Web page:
Zimbabwe OCD Trust

Zimbabwe OCD Trust

To raise awareness of the existence of Obsessive Compulsive Disorder (OCD) and Anxiety Disorders (AD), among Zimbabwean communities and to provide support.

Mission statement

Zimbabwe OCD Trust provides support to individuals and families of those diagnosed with Obsessive Compulsive Disorder (OCD) and Anxiety Disorder (AD). We aim to end stigma associated with mental health disorders.We will achieve this through awareness, advocacy and community involvement.

Our mission is to:

  • Provide a platform for OCD and AD sufferers, to engage with each other, express their life challenges, without the prejudice of stigma associated with mental disorders in indigenous African cultures.
  • Raising general awareness of the existence of Obsessive-Compulsive Disorder (OCD) and Anxiety Disorder (AD) in communities.
  • To reduce the number of suicide cases associated with this disorder including sexual abuse of minors by people suffering from OCD.
  • To bring to the forefront for government and related stakeholders, the impact of OCD and AD and mental health at large, on the economic wellbeing of those affected, their immediate families and the economy at large.
  • To provide those with mental health conditions a tranquil place to heal in the form of Care Farms.

Summary of relevant work

The Zimbabwe OCD Trust is an advocacy trust founded in 2018 by Angelica Mkorongo a Zimbabwean Service User with Obsessive-Compulsive Disorder.  The Trust seeks to raise awareness of the existence of Obsessive-Compulsive Disorder (OCD) and its associated disorders with the goal of improving the quality of life among communities affected directly or indirectly by the disorder. In addition, the trust will be involved in developing a robust advocacy campaign to reflect the awareness problem and policy prioritization gap in OCD diagnosis and treatment interventions.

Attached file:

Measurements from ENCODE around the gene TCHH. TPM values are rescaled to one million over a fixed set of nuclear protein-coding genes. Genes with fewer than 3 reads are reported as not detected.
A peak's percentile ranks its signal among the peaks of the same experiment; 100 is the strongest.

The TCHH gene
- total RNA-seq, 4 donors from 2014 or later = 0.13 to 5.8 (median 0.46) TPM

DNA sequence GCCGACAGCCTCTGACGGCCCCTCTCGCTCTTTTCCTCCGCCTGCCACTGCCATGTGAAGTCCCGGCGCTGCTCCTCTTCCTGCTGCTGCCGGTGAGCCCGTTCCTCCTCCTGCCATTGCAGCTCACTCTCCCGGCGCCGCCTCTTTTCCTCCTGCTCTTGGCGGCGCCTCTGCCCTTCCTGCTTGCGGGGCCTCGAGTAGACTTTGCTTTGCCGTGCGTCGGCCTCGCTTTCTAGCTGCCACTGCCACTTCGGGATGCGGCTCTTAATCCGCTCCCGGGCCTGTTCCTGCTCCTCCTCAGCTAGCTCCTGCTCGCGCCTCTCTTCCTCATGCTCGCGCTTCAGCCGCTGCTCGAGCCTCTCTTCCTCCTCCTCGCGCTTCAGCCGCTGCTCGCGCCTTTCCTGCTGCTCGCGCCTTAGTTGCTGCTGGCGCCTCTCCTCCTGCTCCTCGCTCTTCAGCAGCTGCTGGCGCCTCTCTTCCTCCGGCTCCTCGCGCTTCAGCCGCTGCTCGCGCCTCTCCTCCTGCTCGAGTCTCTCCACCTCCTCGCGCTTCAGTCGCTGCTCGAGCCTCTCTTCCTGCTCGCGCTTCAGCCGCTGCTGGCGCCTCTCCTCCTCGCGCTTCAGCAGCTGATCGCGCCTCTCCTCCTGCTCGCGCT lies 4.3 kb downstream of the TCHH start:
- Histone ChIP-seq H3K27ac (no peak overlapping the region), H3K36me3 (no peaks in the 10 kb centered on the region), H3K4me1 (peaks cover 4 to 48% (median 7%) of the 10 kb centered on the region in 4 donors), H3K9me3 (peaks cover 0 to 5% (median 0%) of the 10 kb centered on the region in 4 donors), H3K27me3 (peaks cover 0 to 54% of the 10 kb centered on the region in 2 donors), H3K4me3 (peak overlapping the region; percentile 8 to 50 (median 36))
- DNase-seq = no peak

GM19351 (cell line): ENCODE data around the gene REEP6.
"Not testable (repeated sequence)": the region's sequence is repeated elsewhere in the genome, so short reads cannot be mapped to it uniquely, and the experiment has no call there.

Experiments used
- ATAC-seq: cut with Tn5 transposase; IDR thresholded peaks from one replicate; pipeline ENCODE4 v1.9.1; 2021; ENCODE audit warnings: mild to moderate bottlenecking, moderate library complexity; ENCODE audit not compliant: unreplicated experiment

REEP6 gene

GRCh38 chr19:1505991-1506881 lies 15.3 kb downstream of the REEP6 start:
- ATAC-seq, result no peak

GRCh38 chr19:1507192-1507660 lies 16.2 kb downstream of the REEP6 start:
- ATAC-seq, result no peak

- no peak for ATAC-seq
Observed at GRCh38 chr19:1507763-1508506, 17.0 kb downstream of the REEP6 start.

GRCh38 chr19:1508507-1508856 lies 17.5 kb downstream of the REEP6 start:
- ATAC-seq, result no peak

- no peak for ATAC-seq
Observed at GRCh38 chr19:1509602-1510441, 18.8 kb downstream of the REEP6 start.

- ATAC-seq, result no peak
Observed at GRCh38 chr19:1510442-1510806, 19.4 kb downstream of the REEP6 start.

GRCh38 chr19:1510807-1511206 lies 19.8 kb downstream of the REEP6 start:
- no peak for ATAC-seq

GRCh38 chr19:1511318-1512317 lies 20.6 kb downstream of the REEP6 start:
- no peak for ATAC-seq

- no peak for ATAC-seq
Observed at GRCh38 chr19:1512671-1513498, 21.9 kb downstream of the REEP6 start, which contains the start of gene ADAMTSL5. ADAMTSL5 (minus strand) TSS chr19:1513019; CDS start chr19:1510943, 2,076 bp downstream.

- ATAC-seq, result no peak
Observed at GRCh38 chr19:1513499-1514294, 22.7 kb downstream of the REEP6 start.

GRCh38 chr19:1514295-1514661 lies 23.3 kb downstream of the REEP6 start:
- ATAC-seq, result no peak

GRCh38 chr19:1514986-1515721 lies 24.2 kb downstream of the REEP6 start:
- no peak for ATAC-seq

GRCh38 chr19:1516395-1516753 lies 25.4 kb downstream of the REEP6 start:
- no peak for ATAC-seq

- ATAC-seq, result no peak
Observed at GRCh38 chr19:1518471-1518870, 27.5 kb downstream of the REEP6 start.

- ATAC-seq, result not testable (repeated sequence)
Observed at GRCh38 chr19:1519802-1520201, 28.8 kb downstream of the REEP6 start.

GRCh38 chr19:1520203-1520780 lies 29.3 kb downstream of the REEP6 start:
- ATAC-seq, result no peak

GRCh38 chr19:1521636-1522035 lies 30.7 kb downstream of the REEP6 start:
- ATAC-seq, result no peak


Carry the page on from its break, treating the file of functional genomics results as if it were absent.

Obsessive Compulsive Disorder is a disorder that is little known in Zimbabwe and hardly spoken about. Although some people know of the symptoms, they are usually associated with superstitious beliefs, witchcraft, evil spirits, supernatural healing powers.

The work that has been done so far was mainly to raise awareness of the disorder through social media, talks with different groups, radio talks, workshops. A lot more needs to be done. A support group with 32 members used to meet once a month before COVID -19 pandemic. We still give each other support on WhatsApp.

         1. Psycho-social support to individuals who suffer from OCD and its associated disorders, anxiety and depression through

  • Counselling services
  • Support groups
  • Mobilization and training of peer educators
  • Support hotline
  • Creative therapies such as dance, art and music
  • Development of a resource directory with information and referrals to Mental Health practitioners and support systems

    2. ​The provision of life skills in order to enhance the quality of life for individuals suffering from OCD and related disorders, anxiety and depressions. This will be through training on communication, problem solving, critical thinking, interpersonal relationships, and social skills. 
    3. Mental Health Rights advocacy engagement with religious leaders, community leaders and duty bearers such as policy makers, the Ministry of Health and Child Care and local government.

Key partners

Seeking collaboration with

Other organizations
Policy makers


Empowerment and service user involvement
Training, education and capacity building
Treatment, care and rehabilitation
Alcohol/drug use disorders
Depression/anxiety/stress-related disorders
Psychosis/bipolar disorder
Children and adolescents
Families and carers
Older adults
Primary care